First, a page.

The British Parliament on Tuesday rejected Prime Minister Theresa May’s Brexit plan for leaving the European Union, a stunning defeat leaving Britain’s withdrawal from the common market up in the air.
The vote was 432-202 against May’s plan, leaving in question how – and even if – the U.K. will pull out of the EU as voters decided by a 52 percent to 48 percent margin in 2016. The law sets March 29 as the date for the Brexit, which doesn't change.
May had warned members of Parliament before the vote that if they rejected her plan, it would be increasingly likely Britain would not leave the EU at all, rather than try to separate from the European trading bloc without some sort of deal spelling out the details of the arrangement.
The pound surged against the euro shortly after the vote hit newswires.
A New Government?
The vote could lead to a new government in Britain, with members of the Labour Party calling for a vote of no confidence in May that could lead to a new general election.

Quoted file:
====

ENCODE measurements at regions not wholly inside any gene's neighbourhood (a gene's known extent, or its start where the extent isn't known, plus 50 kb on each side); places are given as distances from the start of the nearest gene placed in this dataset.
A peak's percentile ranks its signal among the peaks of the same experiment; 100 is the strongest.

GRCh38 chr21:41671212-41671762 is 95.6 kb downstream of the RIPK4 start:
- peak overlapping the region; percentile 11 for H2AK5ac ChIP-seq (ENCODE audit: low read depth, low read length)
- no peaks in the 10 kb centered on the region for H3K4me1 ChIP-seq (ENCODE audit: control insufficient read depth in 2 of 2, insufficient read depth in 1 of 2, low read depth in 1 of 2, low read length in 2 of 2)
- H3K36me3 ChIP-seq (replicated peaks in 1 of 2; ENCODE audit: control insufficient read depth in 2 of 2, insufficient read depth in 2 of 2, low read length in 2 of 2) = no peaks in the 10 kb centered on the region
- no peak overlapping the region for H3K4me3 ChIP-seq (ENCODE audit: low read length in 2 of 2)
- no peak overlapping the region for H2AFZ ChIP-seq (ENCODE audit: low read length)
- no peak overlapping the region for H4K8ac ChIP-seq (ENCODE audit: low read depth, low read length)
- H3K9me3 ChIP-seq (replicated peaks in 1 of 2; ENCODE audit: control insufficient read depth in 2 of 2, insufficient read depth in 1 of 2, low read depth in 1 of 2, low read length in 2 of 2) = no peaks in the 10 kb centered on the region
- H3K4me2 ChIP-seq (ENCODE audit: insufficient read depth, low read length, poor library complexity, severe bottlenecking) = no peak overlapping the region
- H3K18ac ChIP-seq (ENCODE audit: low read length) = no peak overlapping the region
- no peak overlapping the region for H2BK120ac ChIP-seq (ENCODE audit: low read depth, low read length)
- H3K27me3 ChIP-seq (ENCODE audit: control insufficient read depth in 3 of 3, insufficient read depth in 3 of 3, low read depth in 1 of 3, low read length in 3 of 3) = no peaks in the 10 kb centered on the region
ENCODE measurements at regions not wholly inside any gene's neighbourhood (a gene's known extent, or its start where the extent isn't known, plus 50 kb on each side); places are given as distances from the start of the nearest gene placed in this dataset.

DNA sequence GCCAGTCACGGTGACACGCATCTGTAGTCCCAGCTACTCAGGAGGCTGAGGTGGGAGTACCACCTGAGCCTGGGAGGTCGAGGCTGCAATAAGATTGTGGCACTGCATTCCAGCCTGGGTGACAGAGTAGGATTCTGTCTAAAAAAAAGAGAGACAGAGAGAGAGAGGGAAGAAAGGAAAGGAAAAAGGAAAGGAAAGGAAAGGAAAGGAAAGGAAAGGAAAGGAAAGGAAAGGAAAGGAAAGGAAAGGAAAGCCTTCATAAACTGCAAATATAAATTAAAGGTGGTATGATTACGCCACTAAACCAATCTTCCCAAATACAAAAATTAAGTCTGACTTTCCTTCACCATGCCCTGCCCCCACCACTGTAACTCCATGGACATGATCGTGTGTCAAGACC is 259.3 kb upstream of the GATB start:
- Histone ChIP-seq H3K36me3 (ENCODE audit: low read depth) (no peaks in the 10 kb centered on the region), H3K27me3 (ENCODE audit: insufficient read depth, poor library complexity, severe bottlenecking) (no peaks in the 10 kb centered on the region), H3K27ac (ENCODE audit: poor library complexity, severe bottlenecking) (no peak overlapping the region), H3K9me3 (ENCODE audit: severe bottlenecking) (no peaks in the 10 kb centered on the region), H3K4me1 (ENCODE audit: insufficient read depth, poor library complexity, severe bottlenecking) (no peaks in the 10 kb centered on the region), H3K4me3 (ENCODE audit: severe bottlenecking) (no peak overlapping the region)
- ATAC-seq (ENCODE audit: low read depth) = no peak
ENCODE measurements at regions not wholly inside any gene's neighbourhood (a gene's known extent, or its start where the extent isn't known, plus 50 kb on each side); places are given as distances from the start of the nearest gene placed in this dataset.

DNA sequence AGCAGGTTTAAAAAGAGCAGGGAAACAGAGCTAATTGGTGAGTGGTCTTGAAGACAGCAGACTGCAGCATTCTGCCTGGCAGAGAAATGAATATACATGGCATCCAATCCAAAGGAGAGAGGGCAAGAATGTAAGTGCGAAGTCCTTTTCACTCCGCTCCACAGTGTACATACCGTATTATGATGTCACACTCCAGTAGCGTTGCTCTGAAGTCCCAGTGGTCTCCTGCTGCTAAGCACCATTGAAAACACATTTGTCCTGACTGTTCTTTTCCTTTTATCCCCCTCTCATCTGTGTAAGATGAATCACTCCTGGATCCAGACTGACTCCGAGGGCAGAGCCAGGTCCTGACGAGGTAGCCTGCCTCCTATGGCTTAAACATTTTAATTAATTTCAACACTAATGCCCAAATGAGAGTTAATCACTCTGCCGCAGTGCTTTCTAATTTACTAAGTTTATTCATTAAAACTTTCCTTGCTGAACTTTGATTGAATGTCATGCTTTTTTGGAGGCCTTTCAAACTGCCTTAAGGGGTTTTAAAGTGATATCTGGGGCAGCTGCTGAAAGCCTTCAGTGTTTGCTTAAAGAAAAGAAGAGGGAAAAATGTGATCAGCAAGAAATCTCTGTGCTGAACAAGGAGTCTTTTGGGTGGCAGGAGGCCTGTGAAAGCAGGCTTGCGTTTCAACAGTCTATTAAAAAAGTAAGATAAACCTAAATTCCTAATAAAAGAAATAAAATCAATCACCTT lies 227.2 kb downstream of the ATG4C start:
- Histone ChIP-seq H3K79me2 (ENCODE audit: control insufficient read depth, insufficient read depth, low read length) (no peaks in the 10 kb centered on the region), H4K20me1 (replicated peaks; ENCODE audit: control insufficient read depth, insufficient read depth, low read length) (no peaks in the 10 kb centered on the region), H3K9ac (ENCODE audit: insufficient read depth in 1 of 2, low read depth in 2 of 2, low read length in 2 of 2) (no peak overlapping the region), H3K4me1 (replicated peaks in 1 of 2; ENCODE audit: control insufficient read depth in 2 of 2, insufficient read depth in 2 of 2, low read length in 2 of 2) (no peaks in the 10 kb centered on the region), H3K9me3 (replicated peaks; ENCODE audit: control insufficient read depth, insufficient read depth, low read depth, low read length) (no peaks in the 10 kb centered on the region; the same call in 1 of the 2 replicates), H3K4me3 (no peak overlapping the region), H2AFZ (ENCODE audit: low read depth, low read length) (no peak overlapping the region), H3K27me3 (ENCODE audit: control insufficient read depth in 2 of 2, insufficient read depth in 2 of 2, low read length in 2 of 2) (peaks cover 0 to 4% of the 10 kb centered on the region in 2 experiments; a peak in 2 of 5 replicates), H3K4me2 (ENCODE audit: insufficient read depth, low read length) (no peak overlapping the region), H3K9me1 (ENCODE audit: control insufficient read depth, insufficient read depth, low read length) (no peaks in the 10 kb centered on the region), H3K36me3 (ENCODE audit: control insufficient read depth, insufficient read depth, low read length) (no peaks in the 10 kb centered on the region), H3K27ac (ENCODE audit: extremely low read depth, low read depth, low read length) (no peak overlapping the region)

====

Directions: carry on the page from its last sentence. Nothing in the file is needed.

Some in the opposition Labour Party have talked of holding a new nationwide referendum, but so far there isn’t enough support for that in Parliament, and the Labour Party leader Jeremy Corbyn is among the opponents of a re-vote. May also could ask the EU for an extension of time, but that would need approval of all 27 EU member states.
May also had warned rejection of the plan could strengthen of those who support independence for Scotland, and will renew questions about the border between Northern Ireland, which is part of the U.K., and the Republic of Ireland, though Irish government officials said Tuesday the border would remain open.
A new plan must be agreed with Europe and presented to U.K. lawmakers by the close of business on Jan. 21.
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